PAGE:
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House tees up one-week spending bill to avert shutdown as talks continue

McConnell to Democrats: ‘Drop the hostage-taking’ on coronavirus relief and government shutdown-averting spending bills

John T. Bennett
Washington Bureau Chief
Monday 07 December 2020 21:34 GMT
Trump doubles down on false claim he 'won two' elections

Lawmakers and the Trump White House do not expect to strike a spending deal through 30 September this week so the House is teeing up a Wednesday vote on a measure to avert a government shutdown while talks continue.

Such “continuing resolutions” have been an annual – and, sometimes, even more frequent – staple of Washington’s end-of-year rush. House Democratic leaders are readying a one-week spending measure to keep the federal lights on while all sides keep talking about a massive longterm appropriations bill.

“I am disappointed that we have not yet reached agreement on government funding. The House will vote on Wednesday on a one-week CR to keep government open while negotiations continue,” House Majority Leader Steny Hoyer wrote in a tweet.

Senate Majority Leader Mitch McConnell later announced his chamber also will vote on a one-week measure this week.

“We senators are no strangers to end of the year drama. This time the stakes are even higher,” he added on the floor, referring to a coronavirus relief measure that also is the subject of negotiations and could be attached to the huge appropriations measure if both deals can be struck before Christmas. 

Government funding is set to expire on Friday night, though the Office of Management and Budget typically has unspent monies that keep government operations, especially essential ones, running for a few more days. Donald Trump has railed against such shortterm CRs during his term, but has always signed them to prevent another government shutdown.

Mr Trump and Republicans took most of the blame for a 35-day shutdown that briged late 2018 and early 2019. That was the longest lapse in federal funding in US history.

Republicans and Democrats, as well as Trump administration officials, are trying to reach agreement on all 12 annual spending bills. The always-tough task is rife with potential deal-breakers for any of the sides involved as they try to cobble together an “omnibus” measure that can pass both chambers and garner Mr Trump’s signature.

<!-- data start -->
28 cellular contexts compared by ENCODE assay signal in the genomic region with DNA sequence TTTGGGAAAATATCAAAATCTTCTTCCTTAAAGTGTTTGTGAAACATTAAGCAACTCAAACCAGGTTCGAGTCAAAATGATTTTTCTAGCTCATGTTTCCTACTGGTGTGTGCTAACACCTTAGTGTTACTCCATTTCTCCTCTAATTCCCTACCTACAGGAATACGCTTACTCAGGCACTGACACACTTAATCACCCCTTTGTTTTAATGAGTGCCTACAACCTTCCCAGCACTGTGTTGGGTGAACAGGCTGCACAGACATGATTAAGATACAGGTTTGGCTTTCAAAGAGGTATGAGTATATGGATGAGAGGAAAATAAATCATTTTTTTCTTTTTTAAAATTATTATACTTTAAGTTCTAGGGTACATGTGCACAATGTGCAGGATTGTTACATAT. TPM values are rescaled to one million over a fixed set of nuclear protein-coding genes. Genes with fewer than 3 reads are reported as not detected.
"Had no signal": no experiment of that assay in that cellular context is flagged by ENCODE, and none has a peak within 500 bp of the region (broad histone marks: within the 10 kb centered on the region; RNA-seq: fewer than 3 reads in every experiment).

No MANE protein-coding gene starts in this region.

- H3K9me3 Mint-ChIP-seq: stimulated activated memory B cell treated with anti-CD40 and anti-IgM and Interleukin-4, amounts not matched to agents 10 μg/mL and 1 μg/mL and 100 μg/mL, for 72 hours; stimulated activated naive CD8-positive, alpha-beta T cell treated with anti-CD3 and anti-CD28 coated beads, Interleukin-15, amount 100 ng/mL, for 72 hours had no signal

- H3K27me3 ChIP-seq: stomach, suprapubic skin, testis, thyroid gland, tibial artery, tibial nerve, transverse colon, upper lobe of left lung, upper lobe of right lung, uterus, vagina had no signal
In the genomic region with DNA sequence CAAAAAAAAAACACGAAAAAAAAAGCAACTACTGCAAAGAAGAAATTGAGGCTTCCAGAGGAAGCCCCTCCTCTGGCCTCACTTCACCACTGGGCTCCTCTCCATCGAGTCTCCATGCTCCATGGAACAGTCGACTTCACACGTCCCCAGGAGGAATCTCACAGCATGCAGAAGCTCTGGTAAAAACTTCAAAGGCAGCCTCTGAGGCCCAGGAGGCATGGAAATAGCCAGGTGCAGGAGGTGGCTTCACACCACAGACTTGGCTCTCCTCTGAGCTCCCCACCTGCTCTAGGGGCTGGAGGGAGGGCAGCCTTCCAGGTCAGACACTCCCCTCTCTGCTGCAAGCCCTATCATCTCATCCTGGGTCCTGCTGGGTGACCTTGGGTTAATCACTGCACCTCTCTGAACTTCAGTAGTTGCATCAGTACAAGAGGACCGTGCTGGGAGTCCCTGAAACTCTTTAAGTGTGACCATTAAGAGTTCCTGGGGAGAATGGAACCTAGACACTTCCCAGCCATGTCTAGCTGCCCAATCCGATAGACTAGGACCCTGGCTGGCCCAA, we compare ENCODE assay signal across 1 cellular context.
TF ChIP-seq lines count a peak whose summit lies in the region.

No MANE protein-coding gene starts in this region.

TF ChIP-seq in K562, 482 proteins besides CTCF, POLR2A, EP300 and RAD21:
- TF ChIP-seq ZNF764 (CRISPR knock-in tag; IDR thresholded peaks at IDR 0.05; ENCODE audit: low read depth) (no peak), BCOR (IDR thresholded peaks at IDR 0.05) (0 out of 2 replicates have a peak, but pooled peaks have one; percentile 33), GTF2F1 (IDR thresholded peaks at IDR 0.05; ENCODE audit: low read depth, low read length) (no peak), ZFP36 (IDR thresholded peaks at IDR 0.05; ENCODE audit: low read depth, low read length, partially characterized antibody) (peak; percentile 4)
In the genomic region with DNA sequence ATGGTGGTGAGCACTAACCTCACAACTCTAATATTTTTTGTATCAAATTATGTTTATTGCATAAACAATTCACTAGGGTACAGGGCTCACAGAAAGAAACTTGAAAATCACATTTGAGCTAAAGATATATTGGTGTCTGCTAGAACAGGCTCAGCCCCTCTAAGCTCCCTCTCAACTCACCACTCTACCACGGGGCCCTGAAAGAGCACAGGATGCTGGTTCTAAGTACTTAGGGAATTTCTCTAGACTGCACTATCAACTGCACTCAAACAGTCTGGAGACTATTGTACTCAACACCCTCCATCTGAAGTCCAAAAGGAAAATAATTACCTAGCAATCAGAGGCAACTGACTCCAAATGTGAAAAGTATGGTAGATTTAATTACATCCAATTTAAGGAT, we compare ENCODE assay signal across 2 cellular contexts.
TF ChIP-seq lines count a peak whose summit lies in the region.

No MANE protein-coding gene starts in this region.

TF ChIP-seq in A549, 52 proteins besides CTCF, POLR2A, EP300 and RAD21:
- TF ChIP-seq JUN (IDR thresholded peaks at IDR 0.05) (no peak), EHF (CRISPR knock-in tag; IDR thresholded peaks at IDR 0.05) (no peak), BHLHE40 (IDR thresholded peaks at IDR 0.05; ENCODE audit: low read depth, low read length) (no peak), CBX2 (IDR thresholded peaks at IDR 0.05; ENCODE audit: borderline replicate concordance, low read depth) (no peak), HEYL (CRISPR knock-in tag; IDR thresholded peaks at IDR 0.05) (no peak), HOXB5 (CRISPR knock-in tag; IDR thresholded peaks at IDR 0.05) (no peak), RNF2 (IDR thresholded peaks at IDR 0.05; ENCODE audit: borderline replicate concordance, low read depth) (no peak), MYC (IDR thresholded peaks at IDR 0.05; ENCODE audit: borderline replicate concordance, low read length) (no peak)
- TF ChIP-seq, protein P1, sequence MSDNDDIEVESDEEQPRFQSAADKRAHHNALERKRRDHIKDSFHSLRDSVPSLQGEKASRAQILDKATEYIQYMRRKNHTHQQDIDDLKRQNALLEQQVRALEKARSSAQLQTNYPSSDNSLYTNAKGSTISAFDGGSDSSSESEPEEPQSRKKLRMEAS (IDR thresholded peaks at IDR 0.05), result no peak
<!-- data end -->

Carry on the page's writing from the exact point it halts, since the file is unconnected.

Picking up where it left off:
Congress once passed each measure one-by-one as the year progressed, a practice that has gone the way of the dodo as US politics have gotten more and more tribal, with an environment not suited for repeated tough votes and compromise.

Republicans and the White House have pitched multiple Covid-19 stimulus measures, but none as large as the $2trn package Speaker Nancy Pelosi and Senate Minority Leader Chuck Schumer have held out for since May. 

Political experts and even some House Democrats say that refusal to budge is a big reason they, defying almost all predictions, lost seats in the House and failed to achieve the four- or five-seat Senate majority that some had forecast.

Mr McConnell criticized Senate Democrats for rejecting what he called a" targeted compromise" for months, the kind of bill he says “would pass by a massive bipartisan margin.”

With unemployment insurance and other Covid safeguard set to expire this month, a group of GOP and Democratic senators last week unveiled a $900m proposal that has become the only game in town and the basis of new Covid talks.

The GOP Senate leader said there is evidence  of “hopeful signs of engagement” towards a deal.

“Republicans and Democrats don’t need to resolve every one of our differences,” he said, lecturing the other party to “do what members of Congress do when they’re serious.”

That means “drop the hostage-taking," Mr McConnell said. “That’s what the country is counting on. That’s how we can do right by the American people before Christmas.”

Mr Schumer spoke later and accused Mr McConnell and Republicans of insisting upon “poison pills” that have prevented the two sides from reaching a deal.

“The majority leader has refused to sit down with Democrats and negotiate a solution,” he said, calling Mr McConnell putting GOP-written bills on the floor a take-it-or-leave-it strategy. He also said he and Ms Pelosi have changed their offers multiple times.

Still, he also mentioned “encouraging signs,” saying the GOP and Democratic moderates are “making progress.”

“It’s going to take a willingness to give a little, not just to put your bill on the floor,” Mr Schumer said. “Hopefully, the majority leader can catch up to the more fair-minded members of his party.”

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